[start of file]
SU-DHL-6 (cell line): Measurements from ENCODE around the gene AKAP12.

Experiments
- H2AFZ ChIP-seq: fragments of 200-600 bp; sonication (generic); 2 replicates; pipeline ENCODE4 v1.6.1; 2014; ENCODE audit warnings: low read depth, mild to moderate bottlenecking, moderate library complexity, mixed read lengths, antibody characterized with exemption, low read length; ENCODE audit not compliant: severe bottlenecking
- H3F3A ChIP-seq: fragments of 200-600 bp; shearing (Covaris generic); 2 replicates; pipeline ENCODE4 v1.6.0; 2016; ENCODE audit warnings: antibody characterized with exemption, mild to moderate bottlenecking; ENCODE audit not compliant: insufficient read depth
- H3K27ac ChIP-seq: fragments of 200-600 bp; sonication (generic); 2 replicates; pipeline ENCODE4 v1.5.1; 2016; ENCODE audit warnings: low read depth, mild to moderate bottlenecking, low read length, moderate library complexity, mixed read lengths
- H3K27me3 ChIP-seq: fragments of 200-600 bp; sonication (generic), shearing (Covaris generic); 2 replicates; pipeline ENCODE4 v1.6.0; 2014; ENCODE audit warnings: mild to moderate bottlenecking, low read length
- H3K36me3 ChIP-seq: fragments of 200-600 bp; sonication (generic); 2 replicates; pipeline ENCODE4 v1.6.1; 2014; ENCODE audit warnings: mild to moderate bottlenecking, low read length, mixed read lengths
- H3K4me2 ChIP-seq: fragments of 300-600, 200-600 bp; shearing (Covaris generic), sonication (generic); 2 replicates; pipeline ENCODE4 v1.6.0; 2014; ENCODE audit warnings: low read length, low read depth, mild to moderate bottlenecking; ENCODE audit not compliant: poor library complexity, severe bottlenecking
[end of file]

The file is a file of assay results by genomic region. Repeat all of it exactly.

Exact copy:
SU-DHL-6 (cell line): Measurements from ENCODE around the gene AKAP12.

Experiments
- H2AFZ ChIP-seq: fragments of 200-600 bp; sonication (generic); 2 replicates; pipeline ENCODE4 v1.6.1; 2014; ENCODE audit warnings: low read depth, mild to moderate bottlenecking, moderate library complexity, mixed read lengths, antibody characterized with exemption, low read length; ENCODE audit not compliant: severe bottlenecking
- H3F3A ChIP-seq: fragments of 200-600 bp; shearing (Covaris generic); 2 replicates; pipeline ENCODE4 v1.6.0; 2016; ENCODE audit warnings: antibody characterized with exemption, mild to moderate bottlenecking; ENCODE audit not compliant: insufficient read depth
- H3K27ac ChIP-seq: fragments of 200-600 bp; sonication (generic); 2 replicates; pipeline ENCODE4 v1.5.1; 2016; ENCODE audit warnings: low read depth, mild to moderate bottlenecking, low read length, moderate library complexity, mixed read lengths
- H3K27me3 ChIP-seq: fragments of 200-600 bp; sonication (generic), shearing (Covaris generic); 2 replicates; pipeline ENCODE4 v1.6.0; 2014; ENCODE audit warnings: mild to moderate bottlenecking, low read length
- H3K36me3 ChIP-seq: fragments of 200-600 bp; sonication (generic); 2 replicates; pipeline ENCODE4 v1.6.1; 2014; ENCODE audit warnings: mild to moderate bottlenecking, low read length, mixed read lengths
- H3K4me2 ChIP-seq: fragments of 300-600, 200-600 bp; shearing (Covaris generic), sonication (generic); 2 replicates; pipeline ENCODE4 v1.6.0; 2014; ENCODE audit warnings: low read length, low read depth, mild to moderate bottlenecking; ENCODE audit not compliant: poor library complexity, severe bottlenecking